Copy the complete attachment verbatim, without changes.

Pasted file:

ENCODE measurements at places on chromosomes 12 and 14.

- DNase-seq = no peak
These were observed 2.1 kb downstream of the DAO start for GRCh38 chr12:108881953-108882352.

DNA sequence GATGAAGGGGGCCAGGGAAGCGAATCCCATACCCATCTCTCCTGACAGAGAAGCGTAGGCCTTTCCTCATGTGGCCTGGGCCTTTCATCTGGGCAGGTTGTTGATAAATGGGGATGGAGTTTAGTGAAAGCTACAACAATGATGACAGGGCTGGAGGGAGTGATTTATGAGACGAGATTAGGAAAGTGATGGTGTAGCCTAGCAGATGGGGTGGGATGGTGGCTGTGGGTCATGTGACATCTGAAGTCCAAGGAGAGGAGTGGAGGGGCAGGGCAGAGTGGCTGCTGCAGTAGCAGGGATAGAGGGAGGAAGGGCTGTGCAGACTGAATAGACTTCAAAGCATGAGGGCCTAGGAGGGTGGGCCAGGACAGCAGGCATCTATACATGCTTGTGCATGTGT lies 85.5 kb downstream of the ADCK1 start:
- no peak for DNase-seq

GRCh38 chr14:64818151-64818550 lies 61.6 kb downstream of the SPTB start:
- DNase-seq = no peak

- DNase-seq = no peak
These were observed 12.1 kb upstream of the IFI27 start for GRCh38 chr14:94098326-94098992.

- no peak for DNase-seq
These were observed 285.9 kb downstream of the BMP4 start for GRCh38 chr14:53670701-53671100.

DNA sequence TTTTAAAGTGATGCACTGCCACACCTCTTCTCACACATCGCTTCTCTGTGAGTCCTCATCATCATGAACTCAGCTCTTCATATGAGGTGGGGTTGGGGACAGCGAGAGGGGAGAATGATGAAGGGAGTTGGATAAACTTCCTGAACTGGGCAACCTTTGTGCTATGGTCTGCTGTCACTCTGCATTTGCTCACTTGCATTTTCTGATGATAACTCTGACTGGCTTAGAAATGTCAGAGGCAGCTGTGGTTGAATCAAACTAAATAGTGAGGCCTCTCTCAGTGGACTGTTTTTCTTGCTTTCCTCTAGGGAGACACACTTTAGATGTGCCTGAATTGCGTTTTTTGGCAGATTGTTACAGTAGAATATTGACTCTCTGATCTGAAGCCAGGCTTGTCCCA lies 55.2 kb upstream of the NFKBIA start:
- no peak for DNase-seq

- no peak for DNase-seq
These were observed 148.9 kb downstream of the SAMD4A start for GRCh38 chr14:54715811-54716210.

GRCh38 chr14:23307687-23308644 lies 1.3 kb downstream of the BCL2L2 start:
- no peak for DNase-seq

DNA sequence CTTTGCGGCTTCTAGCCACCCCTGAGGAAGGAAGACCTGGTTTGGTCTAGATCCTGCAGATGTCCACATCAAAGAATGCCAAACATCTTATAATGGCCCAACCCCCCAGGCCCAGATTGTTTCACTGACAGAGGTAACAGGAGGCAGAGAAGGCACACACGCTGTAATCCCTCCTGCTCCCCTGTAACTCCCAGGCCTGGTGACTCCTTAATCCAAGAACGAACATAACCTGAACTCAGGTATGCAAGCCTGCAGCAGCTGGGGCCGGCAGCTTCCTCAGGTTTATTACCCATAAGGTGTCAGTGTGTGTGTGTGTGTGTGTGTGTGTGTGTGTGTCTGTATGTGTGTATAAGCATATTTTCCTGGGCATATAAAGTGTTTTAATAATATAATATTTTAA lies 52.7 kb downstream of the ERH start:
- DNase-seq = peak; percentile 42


ENCODE measurements at places on chromosomes 12 and 14.

- DNase-seq = no peak
These were observed 2.1 kb downstream of the DAO start for GRCh38 chr12:108881953-108882352.

DNA sequence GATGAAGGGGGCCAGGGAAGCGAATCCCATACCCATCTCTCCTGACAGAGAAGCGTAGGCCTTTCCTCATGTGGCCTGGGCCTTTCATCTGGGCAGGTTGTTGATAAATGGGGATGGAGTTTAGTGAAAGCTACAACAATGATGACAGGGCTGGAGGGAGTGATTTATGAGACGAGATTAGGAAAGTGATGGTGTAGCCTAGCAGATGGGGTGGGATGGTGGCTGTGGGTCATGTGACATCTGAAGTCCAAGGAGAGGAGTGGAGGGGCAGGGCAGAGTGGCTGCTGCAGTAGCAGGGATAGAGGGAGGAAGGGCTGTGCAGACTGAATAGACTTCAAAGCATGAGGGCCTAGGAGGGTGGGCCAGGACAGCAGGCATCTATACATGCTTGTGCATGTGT lies 85.5 kb downstream of the ADCK1 start:
- no peak for DNase-seq

GRCh38 chr14:64818151-64818550 lies 61.6 kb downstream of the SPTB start:
- DNase-seq = no peak

- DNase-seq = no peak
These were observed 12.1 kb upstream of the IFI27 start for GRCh38 chr14:94098326-94098992.

- no peak for DNase-seq
These were observed 285.9 kb downstream of the BMP4 start for GRCh38 chr14:53670701-53671100.

DNA sequence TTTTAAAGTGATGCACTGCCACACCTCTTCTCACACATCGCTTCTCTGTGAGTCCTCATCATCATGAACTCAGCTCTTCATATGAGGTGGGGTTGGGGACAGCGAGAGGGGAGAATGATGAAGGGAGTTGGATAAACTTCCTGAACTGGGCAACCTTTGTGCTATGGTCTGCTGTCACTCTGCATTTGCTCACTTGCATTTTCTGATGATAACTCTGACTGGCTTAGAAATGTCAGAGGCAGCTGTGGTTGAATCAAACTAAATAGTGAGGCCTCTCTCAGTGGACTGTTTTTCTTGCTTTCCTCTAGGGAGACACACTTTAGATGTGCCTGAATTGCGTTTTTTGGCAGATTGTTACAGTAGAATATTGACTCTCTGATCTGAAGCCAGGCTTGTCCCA lies 55.2 kb upstream of the NFKBIA start:
- no peak for DNase-seq

- no peak for DNase-seq
These were observed 148.9 kb downstream of the SAMD4A start for GRCh38 chr14:54715811-54716210.

GRCh38 chr14:23307687-23308644 lies 1.3 kb downstream of the BCL2L2 start:
- no peak for DNase-seq

DNA sequence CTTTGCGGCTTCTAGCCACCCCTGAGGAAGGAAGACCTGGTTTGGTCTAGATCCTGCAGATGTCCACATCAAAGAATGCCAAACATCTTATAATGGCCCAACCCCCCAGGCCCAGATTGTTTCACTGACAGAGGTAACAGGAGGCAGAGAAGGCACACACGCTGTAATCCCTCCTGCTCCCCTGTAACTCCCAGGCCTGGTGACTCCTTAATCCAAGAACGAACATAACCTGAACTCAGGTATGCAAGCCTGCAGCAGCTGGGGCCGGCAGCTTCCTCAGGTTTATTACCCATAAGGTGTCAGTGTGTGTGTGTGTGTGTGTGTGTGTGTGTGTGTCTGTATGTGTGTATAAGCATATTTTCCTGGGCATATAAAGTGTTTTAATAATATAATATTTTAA lies 52.7 kb downstream of the ERH start:
- DNase-seq = peak; percentile 42